The Crisis of Grace

The Grace of God -- Next: The New Covenant

Your salvation cost you nothing. Jesus paid the full price for you to be forgiven; there is nothing you can add to your own salvation. It is just a gift which you accept for free.

This is a problem, because even though something profoundly awesome happened when you became a Christian, you may not have felt anything. The reason why is because it didn’t cost you anything. If you had saved up all of your money for fifty years and then paid for it, or if you had to go through some arduous ordeal and you were finally rewarded with salvation, you would have felt it. It would have made it real to you.

You didn’t feel anything because Jesus paid the full price, and you didn’t have to pay anything – which is the whole point. Jesus felt the cost, though. He felt it in the garden of Gethsemane when he sweated blood. He felt it when his Father turned his face away from him and abandoned him on the cross. He felt it when he took the full wrath of God on himself and “became sin” for us (2 Corinthians 5:21).

The real crisis point for us is when we get it. When we see how much he has given us so freely at such a great cost to himself, we are overwhelmed with love and gratitude to him.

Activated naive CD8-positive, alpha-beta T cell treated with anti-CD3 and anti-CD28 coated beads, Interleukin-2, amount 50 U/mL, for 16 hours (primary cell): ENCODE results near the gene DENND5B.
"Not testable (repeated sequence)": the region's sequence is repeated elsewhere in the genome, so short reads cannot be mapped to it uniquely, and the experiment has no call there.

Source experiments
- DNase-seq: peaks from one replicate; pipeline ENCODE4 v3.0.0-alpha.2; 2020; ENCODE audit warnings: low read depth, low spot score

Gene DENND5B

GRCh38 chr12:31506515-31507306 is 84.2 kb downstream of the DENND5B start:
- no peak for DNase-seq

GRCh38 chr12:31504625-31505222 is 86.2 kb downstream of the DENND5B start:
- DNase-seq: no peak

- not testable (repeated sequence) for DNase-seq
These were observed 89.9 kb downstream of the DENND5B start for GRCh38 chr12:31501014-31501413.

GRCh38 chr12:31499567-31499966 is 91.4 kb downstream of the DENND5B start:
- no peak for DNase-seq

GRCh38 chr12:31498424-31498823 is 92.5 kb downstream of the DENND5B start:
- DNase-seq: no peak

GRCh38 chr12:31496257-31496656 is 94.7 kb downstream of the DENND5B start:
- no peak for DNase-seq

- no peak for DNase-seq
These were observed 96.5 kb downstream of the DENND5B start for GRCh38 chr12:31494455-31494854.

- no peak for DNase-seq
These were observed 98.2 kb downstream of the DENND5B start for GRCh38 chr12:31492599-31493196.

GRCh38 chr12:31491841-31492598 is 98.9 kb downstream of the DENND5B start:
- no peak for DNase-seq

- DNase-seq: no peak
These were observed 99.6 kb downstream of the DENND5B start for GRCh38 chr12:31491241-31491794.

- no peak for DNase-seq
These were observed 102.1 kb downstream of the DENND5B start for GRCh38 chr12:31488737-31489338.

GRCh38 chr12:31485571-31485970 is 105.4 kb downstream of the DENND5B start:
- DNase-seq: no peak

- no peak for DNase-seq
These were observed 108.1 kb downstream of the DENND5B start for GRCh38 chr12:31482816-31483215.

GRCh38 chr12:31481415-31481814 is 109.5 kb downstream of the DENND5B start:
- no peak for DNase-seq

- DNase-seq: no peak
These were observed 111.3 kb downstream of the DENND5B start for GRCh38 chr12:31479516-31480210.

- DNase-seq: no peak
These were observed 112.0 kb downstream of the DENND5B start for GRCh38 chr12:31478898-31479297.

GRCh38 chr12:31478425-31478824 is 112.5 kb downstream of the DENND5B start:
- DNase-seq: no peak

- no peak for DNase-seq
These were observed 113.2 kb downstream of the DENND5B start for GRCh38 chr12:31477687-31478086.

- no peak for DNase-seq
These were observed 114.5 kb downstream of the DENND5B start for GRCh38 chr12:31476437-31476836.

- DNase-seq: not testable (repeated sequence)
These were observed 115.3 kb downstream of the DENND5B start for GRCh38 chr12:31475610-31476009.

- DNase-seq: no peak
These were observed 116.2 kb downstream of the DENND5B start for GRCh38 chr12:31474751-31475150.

God’s grace fills us with power to live the Christian life in two ways. One way is because of the new life he has placed within us – his own resurrection life that overcomes sin and transforms everything it comes into contact with.

The other way is because of the sheer overwhelming love and gratitude the freeness of his grace and love produces in our hearts. When we see what he has done, and that it cost him everything and cost us nothing (and he doesn’t even say we owe him for it), we cannot help but say, “You’ve done so much for me – now what can I do for you?”

For reflection:

Most of us would be familiar with challenges to “deeper commitment” and “paying the price” that are commonly given in the church. This kind of thing most often ends up just making people feel guilty, rather than empowering and drawing them into greater intimacy with God.

What produces devotion and abandonment to Jesus is seeing his love and utter devotion to us, regardless of whether we respond to him or not. This is irresistable! It is the very thing we were made for, and it produces more love for God in our hearts than anything else ever could:

“We love because he first loved us” (1 John 4:19)

The Grace of God -- Next: The New Covenant